By launching the same family of Galaxy phones across different carriers, Samsung got it right in 2010, he says. Providing the same family of devices to carriers large and small, Samsung benefits by distribution and scale and mitigates the risk of being too closely tied with just one or two carriers. From a scale position, Samsung is better positioned compared with Motorola, he says, and technology-wise, Samsung has more R&D to give it an edge in bringing new handsets and number of models to market faster.
There was a time when Samsung was viewed as a fast market follower, with quick turnaround times on new designs and execution – but that was usually after a competitor launched something in the “wow” category. If you compared devices from, say, Motorola and Samsung, the Samsung model typically would have more memory and a slightly better camera, notes analyst Charles Golvin of Forrester Research. More recently, he adds, it’s shifted to the leading edge of design, i.e., leading rather than following.
“I think they did a really good job of taking that fundamental industrial design and being able to tweak a little so each carrier customer was still able to bring a unique product to the market,” he says. It’s not the same as the iPhone, where two major U.S. carriers are selling essentially the same product.
Analysts point out that rival HTC has effectively supplied products to various carriers as well, but its branding has not been quite as visible. For Samsung to be able to supply at the high end while still delivering feature phones and quick messaging devices is a testament to its efficiency and scale, Golvin says.
Of course, there’s no slowing down for the competition, either. A quarter or so ago, LG might have been considered more of a low-end handset player, but it has upped the ante with 3D display and 4G devices. Shah says he considers it a respectable threat for Samsung, alongside competitors such as Apple and HTC.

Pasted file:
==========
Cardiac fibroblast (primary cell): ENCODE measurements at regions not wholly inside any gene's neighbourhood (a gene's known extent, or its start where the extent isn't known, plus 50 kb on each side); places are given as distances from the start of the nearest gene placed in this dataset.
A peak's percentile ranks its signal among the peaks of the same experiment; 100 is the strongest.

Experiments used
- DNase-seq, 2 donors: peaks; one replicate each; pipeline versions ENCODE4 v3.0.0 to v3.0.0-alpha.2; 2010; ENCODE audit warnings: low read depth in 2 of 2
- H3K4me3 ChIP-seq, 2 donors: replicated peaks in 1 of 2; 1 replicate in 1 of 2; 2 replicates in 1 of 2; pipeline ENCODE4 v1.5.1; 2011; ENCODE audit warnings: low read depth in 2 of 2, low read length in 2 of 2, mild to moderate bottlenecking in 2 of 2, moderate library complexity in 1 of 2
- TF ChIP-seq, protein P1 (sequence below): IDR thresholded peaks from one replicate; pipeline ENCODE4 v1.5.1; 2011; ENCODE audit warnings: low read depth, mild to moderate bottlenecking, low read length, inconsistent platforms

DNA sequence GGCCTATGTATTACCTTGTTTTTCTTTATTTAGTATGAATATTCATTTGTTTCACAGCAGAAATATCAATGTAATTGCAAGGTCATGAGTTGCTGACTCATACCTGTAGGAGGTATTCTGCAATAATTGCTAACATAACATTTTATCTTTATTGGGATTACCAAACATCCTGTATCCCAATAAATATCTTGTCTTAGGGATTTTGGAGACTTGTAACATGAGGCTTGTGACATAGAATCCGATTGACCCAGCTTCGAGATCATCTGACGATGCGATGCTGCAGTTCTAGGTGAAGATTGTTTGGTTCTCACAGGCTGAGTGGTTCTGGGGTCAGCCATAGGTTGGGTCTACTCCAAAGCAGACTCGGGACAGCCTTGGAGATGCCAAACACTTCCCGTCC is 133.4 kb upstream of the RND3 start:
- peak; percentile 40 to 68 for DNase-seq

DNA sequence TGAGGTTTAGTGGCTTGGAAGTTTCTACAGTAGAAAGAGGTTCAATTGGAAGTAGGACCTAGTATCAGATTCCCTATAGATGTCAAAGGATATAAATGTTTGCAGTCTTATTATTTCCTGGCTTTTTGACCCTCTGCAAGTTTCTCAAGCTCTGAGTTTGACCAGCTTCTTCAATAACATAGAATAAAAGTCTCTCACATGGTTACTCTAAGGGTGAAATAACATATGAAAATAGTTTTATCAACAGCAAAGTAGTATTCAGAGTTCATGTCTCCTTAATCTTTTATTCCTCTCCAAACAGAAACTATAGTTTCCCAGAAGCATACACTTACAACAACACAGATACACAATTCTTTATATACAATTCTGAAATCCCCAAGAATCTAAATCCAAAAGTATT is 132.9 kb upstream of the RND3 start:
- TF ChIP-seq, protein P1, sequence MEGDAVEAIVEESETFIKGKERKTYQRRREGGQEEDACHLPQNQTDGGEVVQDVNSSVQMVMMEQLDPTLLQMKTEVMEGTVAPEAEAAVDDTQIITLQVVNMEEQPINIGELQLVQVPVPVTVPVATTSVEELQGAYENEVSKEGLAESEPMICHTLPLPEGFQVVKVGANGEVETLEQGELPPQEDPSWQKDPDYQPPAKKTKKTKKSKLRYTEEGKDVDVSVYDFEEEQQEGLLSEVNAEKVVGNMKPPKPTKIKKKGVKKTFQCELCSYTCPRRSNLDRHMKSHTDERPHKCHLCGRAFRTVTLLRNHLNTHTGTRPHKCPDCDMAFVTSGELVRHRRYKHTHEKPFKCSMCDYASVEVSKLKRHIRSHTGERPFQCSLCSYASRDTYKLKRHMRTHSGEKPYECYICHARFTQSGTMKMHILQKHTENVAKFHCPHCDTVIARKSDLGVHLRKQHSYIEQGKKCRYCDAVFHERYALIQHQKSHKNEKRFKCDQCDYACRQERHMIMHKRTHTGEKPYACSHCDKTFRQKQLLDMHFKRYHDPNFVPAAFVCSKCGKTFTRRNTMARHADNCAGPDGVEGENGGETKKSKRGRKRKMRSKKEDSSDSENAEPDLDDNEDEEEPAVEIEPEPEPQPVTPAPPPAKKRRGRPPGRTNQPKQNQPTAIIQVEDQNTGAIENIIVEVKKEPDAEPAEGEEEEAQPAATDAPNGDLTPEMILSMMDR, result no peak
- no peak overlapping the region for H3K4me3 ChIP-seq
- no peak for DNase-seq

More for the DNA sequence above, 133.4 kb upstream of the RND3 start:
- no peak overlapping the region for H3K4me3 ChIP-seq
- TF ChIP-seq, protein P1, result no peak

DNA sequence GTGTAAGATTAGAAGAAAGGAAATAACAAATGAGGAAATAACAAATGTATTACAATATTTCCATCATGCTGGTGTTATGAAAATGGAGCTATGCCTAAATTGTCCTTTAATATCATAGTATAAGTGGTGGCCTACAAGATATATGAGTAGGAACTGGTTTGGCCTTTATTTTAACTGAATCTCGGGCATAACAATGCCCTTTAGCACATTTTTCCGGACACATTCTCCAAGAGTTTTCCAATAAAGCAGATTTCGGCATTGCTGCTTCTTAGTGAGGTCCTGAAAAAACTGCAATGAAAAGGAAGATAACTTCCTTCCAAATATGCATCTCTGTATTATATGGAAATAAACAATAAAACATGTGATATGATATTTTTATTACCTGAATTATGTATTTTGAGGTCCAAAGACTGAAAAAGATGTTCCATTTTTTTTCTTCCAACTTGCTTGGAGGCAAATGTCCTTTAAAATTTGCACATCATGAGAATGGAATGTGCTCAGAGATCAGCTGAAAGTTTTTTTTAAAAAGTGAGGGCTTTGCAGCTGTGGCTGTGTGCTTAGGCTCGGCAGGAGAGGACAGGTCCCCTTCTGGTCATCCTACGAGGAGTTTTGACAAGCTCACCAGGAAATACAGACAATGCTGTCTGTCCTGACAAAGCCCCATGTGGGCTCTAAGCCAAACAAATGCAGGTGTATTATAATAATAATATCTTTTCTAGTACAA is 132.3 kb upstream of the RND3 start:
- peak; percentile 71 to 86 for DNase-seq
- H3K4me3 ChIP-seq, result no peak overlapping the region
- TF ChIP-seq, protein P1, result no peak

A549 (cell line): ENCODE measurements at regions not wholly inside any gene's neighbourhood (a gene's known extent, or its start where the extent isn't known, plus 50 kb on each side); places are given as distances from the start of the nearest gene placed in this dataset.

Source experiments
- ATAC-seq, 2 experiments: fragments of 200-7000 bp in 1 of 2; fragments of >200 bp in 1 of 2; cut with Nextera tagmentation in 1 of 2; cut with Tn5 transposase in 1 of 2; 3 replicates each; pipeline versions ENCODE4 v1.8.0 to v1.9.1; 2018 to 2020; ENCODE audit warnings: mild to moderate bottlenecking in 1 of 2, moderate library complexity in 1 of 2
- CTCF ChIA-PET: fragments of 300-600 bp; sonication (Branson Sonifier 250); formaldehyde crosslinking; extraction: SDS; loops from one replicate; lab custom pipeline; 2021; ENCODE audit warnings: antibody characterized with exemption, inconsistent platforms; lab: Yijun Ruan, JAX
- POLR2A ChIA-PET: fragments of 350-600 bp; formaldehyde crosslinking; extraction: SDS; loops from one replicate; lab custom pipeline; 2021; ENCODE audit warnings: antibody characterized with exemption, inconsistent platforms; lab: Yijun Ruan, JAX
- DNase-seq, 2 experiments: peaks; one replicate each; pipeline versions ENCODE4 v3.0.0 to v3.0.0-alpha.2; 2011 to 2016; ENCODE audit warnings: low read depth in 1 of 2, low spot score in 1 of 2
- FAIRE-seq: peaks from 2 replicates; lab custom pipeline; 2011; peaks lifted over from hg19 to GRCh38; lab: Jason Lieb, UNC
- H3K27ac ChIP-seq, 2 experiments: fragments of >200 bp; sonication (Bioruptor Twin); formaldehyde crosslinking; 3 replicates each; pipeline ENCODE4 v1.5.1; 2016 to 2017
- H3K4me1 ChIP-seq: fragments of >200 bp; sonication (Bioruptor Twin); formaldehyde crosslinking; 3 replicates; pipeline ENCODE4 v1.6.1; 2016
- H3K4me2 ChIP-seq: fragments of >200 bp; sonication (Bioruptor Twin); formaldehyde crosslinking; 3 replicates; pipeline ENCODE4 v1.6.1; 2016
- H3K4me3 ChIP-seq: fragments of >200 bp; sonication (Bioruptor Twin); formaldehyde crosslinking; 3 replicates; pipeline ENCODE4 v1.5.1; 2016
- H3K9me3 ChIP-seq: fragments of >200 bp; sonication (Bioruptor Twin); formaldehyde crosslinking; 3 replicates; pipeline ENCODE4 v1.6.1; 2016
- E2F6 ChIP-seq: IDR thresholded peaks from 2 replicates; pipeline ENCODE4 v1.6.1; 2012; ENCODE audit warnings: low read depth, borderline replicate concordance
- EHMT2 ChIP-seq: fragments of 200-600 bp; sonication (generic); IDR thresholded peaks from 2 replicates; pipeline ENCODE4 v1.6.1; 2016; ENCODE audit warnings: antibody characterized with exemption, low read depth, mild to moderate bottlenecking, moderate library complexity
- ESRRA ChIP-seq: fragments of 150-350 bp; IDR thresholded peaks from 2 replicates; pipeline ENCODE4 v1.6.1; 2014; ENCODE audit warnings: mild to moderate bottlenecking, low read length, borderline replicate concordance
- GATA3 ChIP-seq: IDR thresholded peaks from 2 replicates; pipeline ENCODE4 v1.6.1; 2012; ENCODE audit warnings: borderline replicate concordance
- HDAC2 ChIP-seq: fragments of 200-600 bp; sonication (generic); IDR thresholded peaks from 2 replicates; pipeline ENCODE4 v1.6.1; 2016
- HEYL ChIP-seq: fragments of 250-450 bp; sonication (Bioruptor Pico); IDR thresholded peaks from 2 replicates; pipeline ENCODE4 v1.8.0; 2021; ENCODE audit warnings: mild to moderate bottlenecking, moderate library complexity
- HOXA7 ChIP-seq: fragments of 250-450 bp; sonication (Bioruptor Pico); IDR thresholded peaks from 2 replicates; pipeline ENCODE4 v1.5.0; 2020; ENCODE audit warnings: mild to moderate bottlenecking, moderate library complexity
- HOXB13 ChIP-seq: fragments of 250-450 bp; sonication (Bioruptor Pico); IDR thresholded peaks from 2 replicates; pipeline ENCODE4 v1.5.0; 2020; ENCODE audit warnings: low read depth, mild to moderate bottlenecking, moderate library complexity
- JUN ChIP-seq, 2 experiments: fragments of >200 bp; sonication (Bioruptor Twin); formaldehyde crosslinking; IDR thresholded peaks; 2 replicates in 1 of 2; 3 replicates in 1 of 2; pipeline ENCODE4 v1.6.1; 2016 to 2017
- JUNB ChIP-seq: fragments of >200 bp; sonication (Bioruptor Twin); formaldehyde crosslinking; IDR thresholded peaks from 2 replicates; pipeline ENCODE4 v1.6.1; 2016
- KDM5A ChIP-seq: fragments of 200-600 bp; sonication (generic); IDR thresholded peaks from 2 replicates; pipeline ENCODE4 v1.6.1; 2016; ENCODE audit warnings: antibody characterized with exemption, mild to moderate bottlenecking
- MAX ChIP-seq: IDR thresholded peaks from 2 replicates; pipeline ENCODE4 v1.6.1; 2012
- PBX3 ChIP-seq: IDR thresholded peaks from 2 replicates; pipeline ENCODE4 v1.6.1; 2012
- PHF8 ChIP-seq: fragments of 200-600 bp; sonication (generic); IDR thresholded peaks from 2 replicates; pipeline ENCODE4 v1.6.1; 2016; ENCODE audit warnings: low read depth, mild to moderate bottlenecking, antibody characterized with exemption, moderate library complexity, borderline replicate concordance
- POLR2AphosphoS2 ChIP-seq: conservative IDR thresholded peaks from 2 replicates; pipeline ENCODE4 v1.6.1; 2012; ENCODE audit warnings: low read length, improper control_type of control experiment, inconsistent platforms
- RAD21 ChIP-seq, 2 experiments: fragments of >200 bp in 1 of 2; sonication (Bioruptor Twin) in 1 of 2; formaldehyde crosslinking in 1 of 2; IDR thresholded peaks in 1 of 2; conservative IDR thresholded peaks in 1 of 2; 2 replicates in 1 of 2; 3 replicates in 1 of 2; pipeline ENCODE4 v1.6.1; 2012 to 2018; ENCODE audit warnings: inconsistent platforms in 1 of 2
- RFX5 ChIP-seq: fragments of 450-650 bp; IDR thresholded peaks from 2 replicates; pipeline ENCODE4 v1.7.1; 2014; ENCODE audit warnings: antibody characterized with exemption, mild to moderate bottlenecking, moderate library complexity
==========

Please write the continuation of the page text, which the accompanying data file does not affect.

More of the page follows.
There’s no denying that Samsung saw a spectacular year in North America, an increasingly important market for all handset players. In reporting its fourth-quarter and full-year 2010 results, South Korean parent company Samsung Electronics Co. forecast high single-digit sales growth for 2011 overall, driven by the expanding smartphone and tablet segments. The company is targeting smartphone sales of 60 million units for the year, double that of 2010.
In February of this year, Samsung was named the winner in cell phone customer loyalty for the 10th year in a row based on the 2011 Brand Keys Customer Loyalty Engagement Index, one of only eight brands in any category to retain the lead in customer loyalty for a decade. The national survey identifies brands that are best able to engage consumers by meeting or exceeding expectations. In the cell phone category, consumer preferences were based on wireless phone design and performance.
How do you top a year like that? At Mobile World Congress in February, Samsung announced the Galaxy S II, which uses Android 2.3 Gingerbread, the latest version of the fast-growing operating system. It also will be offering the Galaxy Tab 10.1, a Honeycomb tablet coming with a 10.1-inch display, a little bigger than the first Tab. For the North American team, Chun says, the plan is to continue to do what they’re doing, execute well and provide compelling products. Says Sohn: “We are excited for what’s in store from Samsung in 2011 as we prepare to take the success of the Galaxy S and Tab portfolios to the next level.”
If the past year is any indication, 2011 should be out of this world.